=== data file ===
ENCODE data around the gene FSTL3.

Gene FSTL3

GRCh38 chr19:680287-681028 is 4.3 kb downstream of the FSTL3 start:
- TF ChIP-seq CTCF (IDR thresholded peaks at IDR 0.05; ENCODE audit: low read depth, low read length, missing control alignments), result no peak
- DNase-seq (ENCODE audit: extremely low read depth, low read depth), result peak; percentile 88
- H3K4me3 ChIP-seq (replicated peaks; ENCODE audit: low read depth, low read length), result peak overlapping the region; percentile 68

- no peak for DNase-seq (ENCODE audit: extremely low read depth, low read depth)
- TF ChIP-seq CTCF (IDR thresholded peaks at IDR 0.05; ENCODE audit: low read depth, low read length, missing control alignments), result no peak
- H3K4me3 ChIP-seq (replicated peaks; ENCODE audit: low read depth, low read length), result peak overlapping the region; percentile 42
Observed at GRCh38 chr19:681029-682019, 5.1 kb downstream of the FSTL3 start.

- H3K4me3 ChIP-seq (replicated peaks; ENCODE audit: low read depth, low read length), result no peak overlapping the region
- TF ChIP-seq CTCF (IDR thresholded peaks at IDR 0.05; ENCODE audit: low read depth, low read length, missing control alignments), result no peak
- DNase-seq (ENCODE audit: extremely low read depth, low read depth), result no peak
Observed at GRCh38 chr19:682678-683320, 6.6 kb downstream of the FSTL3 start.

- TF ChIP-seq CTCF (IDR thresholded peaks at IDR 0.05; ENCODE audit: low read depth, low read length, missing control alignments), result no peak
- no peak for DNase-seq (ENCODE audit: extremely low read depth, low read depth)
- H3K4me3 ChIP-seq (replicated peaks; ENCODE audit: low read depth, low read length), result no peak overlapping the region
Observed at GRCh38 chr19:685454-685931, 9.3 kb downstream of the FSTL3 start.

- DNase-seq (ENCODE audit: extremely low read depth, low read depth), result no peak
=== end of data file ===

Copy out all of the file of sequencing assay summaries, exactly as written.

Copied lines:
ENCODE data around the gene FSTL3.

Gene FSTL3

GRCh38 chr19:680287-681028 is 4.3 kb downstream of the FSTL3 start:
- TF ChIP-seq CTCF (IDR thresholded peaks at IDR 0.05; ENCODE audit: low read depth, low read length, missing control alignments), result no peak
- DNase-seq (ENCODE audit: extremely low read depth, low read depth), result peak; percentile 88
- H3K4me3 ChIP-seq (replicated peaks; ENCODE audit: low read depth, low read length), result peak overlapping the region; percentile 68

- no peak for DNase-seq (ENCODE audit: extremely low read depth, low read depth)
- TF ChIP-seq CTCF (IDR thresholded peaks at IDR 0.05; ENCODE audit: low read depth, low read length, missing control alignments), result no peak
- H3K4me3 ChIP-seq (replicated peaks; ENCODE audit: low read depth, low read length), result peak overlapping the region; percentile 42
Observed at GRCh38 chr19:681029-682019, 5.1 kb downstream of the FSTL3 start.

- H3K4me3 ChIP-seq (replicated peaks; ENCODE audit: low read depth, low read length), result no peak overlapping the region
- TF ChIP-seq CTCF (IDR thresholded peaks at IDR 0.05; ENCODE audit: low read depth, low read length, missing control alignments), result no peak
- DNase-seq (ENCODE audit: extremely low read depth, low read depth), result no peak
Observed at GRCh38 chr19:682678-683320, 6.6 kb downstream of the FSTL3 start.

- TF ChIP-seq CTCF (IDR thresholded peaks at IDR 0.05; ENCODE audit: low read depth, low read length, missing control alignments), result no peak
- no peak for DNase-seq (ENCODE audit: extremely low read depth, low read depth)
- H3K4me3 ChIP-seq (replicated peaks; ENCODE audit: low read depth, low read length), result no peak overlapping the region
Observed at GRCh38 chr19:685454-685931, 9.3 kb downstream of the FSTL3 start.

- DNase-seq (ENCODE audit: extremely low read depth, low read depth), result no peak